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Sous-Vide Scallops

In my last installment, I had just purchased and calibrated a PID (proportional-integral-derivative) device from Auber Instruments, designed specifically for sous-vide cooking at home. Since its AutoTune feature was complete, I figure this next dish would be simple. I am a huge fan of scallops and love them simply prepared, just searing both sides briefly. When I read about twice-cooked scallops at Ideas In Food, via an eGullet post by Brian Z, I was intrigued. I took the temperature of 122F as suggesed by Alex and used Douglas Baldwin’s chart to determine a cooking time of about 35 minutes. I vacuumed seal three pieces of scallops with some butter, fleur de sel and probably pepper.

I did not use any liquids because I did not want any getting sucked into the machine. I poured warm water into the rice cooker and turned on the machine. It started at about 110F and started climbing so I left for a bit. When I came back, I noticed that it reached 122F then surpassed it, heading to 130F. At this point, I tried to cool it down by tossing in some cold water. I put in the scallops at this point and set the timer. The temperature kept fluctuating, rarely staying at 122 so I changed it from the AutoTune settings to “home rice cooker.” I shut off the unit and turned it back on to “reset” it. I finally started hovering around 122, but never 122 exact. Usually 123. I ended up taking the scallops out around the 45 minute mark (I wasted a lot of time fiddling with the machine). After I felt the scallops were done, I took the bag out of the bath and dumped it into a bowl of ice water. The idea of twice-cooked scallops is you are supposed to create a “custardy” interior when you cool it (just like a creme brulee) and then you sear it for the mallard reaction and color. I made a mix of purple sticky rice and brown rice, in my new rice cooker, and served it with the scallops. It tasted good but since I have never had “properly” done SV scallops, I am not sure if it was “correct.”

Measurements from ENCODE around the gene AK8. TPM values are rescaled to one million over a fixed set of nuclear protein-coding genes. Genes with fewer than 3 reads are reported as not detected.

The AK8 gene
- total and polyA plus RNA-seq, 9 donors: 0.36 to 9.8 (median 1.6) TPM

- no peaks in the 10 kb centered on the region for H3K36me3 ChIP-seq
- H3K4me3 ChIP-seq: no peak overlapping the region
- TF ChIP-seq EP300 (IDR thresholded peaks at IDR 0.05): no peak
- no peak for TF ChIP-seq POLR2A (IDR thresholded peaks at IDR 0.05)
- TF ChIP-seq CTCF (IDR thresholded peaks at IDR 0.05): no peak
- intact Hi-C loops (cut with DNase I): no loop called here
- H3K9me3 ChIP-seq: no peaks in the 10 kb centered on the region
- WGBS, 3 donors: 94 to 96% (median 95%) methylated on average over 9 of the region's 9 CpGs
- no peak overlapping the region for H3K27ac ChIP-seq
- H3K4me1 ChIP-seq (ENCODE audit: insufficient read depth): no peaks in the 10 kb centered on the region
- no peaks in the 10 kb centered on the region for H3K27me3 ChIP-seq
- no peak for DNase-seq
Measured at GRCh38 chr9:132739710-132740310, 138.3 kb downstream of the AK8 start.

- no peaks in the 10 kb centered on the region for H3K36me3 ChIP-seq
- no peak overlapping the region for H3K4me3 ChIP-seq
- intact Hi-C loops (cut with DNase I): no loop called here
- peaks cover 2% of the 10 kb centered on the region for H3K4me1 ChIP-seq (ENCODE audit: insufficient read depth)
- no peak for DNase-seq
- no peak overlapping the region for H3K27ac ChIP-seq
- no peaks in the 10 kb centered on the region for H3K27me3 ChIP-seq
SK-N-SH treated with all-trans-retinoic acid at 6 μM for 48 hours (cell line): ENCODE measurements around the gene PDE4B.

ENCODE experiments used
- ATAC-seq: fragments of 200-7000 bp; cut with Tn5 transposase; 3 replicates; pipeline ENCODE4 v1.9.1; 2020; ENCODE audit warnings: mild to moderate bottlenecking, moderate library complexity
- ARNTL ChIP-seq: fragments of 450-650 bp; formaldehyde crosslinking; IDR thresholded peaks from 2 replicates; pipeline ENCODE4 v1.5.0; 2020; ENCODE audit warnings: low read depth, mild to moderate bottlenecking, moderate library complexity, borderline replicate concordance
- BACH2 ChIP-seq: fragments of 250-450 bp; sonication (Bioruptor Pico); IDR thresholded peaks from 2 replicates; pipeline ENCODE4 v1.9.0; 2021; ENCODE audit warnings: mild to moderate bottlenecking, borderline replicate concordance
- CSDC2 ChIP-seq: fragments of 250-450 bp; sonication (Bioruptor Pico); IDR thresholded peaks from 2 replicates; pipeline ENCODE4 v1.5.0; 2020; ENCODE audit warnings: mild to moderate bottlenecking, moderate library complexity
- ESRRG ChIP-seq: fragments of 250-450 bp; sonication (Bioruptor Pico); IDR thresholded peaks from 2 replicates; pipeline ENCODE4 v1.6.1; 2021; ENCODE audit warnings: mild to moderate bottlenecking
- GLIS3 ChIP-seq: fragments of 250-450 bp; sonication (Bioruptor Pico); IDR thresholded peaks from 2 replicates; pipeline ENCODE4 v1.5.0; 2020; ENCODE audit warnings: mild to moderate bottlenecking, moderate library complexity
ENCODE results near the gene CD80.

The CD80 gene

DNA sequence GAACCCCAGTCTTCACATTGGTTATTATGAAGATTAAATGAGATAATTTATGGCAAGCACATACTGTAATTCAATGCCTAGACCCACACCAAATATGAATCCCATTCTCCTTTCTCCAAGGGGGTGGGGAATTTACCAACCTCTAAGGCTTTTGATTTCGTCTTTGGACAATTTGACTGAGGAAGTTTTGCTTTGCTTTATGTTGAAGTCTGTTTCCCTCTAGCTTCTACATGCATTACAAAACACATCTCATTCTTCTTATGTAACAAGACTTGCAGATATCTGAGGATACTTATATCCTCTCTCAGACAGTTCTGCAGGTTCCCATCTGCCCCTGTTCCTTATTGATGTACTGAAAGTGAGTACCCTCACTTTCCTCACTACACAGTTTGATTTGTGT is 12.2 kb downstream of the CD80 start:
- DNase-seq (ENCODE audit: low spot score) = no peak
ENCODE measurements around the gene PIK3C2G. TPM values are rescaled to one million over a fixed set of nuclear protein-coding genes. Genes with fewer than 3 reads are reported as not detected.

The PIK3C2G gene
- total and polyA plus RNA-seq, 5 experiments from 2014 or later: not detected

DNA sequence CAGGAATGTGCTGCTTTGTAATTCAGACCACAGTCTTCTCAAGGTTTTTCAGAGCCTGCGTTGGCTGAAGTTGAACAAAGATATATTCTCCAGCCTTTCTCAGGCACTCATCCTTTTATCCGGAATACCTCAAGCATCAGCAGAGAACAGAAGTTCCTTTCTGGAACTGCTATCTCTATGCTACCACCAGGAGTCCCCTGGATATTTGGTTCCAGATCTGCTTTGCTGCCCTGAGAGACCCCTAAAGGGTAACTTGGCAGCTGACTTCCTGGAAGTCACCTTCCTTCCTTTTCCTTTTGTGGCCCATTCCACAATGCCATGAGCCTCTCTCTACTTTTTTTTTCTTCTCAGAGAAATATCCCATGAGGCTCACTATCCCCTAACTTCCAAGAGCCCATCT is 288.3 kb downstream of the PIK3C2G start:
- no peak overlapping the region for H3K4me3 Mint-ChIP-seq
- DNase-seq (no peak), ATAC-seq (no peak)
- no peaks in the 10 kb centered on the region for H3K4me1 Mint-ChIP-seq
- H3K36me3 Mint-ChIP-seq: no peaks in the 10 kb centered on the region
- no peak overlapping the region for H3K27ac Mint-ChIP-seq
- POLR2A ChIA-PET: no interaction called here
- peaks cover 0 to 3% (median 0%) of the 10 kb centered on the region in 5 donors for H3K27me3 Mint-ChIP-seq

After this incident, I was frustrated and had may questions and I received them straight from the source(s). Now I’ll share them with you using bullet points!

  • I was told that 122F is a strange (too low) temperature to cook seafood. Ideas in Food thinks it’s a good idea. *Shrug*
  • The manufacturer recommends using the preset home rice cooker (54,60,15) setting rather than AutoTune. It seems like it’s a work in progress and it’s really impossible for them to make a system that would work perfectly with every device. That’s totally understandable.
  • The PID claims +/-1 and my digital thermometer specs say it is +/-1. I guess the readings where the water was 2 degrees off is acceptable
  • Having water regulated at 122F is apparently very difficult to do. The machine is designed to cook at 140F and above and that’s where it shines. There is a solution, though! According to the manual, I can reduce the power to 30%. The way it works is say you have a 1000W heater and are heating a small amount of water. It’s so strong that even if you turn it on for a few seconds, the temperature will overshoot. On the other hand, if you have a small heater and lots of water, turning it on for a split second won’t really raise the temperature. So what you can do is set the power output to 50% and it’ll act like a 500W heater. I have a Salton 300W 3-Cup rice cooker. I am not sure how to figure out the optimal power reduction to us, but the manufacturer says that as long as it’s within the ballpark, we’re OK.

Please remember that I am just posting my results. I am sure the experiences I am having will be familar to those new to SV cooking. I am new to this and I don’t want anyone taking what I am saying as gospel. The manual that comes with the Auber Instruments unit is well written and pretty detailed and both Suyi (Auber) and Frank (Fresh Meals Solutions) have been very helpful in answering my questions.

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